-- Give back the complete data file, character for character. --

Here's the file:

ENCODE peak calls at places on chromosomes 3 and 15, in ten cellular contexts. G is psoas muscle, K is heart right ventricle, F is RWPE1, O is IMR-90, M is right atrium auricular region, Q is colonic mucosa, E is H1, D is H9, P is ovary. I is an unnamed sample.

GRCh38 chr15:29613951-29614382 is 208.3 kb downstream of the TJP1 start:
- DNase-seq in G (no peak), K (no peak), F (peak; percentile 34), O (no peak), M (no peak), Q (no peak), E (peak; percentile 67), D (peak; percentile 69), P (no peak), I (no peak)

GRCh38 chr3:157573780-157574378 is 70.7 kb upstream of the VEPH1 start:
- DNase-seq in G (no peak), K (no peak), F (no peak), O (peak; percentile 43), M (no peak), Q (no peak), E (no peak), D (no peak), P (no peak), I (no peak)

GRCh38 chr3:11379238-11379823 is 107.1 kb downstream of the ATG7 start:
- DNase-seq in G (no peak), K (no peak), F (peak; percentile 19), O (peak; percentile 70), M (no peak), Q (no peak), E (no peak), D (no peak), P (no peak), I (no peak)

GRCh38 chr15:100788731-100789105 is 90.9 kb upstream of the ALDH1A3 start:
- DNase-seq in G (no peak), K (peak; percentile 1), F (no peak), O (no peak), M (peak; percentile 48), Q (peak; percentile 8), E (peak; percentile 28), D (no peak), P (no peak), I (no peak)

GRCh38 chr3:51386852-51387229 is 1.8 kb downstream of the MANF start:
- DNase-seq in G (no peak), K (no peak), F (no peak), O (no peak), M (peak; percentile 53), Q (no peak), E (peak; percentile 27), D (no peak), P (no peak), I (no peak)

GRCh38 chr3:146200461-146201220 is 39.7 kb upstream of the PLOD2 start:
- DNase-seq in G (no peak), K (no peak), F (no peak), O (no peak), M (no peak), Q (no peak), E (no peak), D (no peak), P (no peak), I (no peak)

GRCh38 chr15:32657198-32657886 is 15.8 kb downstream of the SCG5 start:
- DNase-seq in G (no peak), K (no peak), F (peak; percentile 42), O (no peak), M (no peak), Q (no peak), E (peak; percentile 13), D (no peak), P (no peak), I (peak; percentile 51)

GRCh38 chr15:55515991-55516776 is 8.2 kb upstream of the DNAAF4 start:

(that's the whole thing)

ENCODE peak calls at places on chromosomes 3 and 15, in ten cellular contexts. G is psoas muscle, K is heart right ventricle, F is RWPE1, O is IMR-90, M is right atrium auricular region, Q is colonic mucosa, E is H1, D is H9, P is ovary. I is an unnamed sample.

GRCh38 chr15:29613951-29614382 is 208.3 kb downstream of the TJP1 start:
- DNase-seq in G (no peak), K (no peak), F (peak; percentile 34), O (no peak), M (no peak), Q (no peak), E (peak; percentile 67), D (peak; percentile 69), P (no peak), I (no peak)

GRCh38 chr3:157573780-157574378 is 70.7 kb upstream of the VEPH1 start:
- DNase-seq in G (no peak), K (no peak), F (no peak), O (peak; percentile 43), M (no peak), Q (no peak), E (no peak), D (no peak), P (no peak), I (no peak)

GRCh38 chr3:11379238-11379823 is 107.1 kb downstream of the ATG7 start:
- DNase-seq in G (no peak), K (no peak), F (peak; percentile 19), O (peak; percentile 70), M (no peak), Q (no peak), E (no peak), D (no peak), P (no peak), I (no peak)

GRCh38 chr15:100788731-100789105 is 90.9 kb upstream of the ALDH1A3 start:
- DNase-seq in G (no peak), K (peak; percentile 1), F (no peak), O (no peak), M (peak; percentile 48), Q (peak; percentile 8), E (peak; percentile 28), D (no peak), P (no peak), I (no peak)

GRCh38 chr3:51386852-51387229 is 1.8 kb downstream of the MANF start:
- DNase-seq in G (no peak), K (no peak), F (no peak), O (no peak), M (peak; percentile 53), Q (no peak), E (peak; percentile 27), D (no peak), P (no peak), I (no peak)

GRCh38 chr3:146200461-146201220 is 39.7 kb upstream of the PLOD2 start:
- DNase-seq in G (no peak), K (no peak), F (no peak), O (no peak), M (no peak), Q (no peak), E (no peak), D (no peak), P (no peak), I (no peak)

GRCh38 chr15:32657198-32657886 is 15.8 kb downstream of the SCG5 start:
- DNase-seq in G (no peak), K (no peak), F (peak; percentile 42), O (no peak), M (no peak), Q (no peak), E (peak; percentile 13), D (no peak), P (no peak), I (peak; percentile 51)

GRCh38 chr15:55515991-55516776 is 8.2 kb upstream of the DNAAF4 start: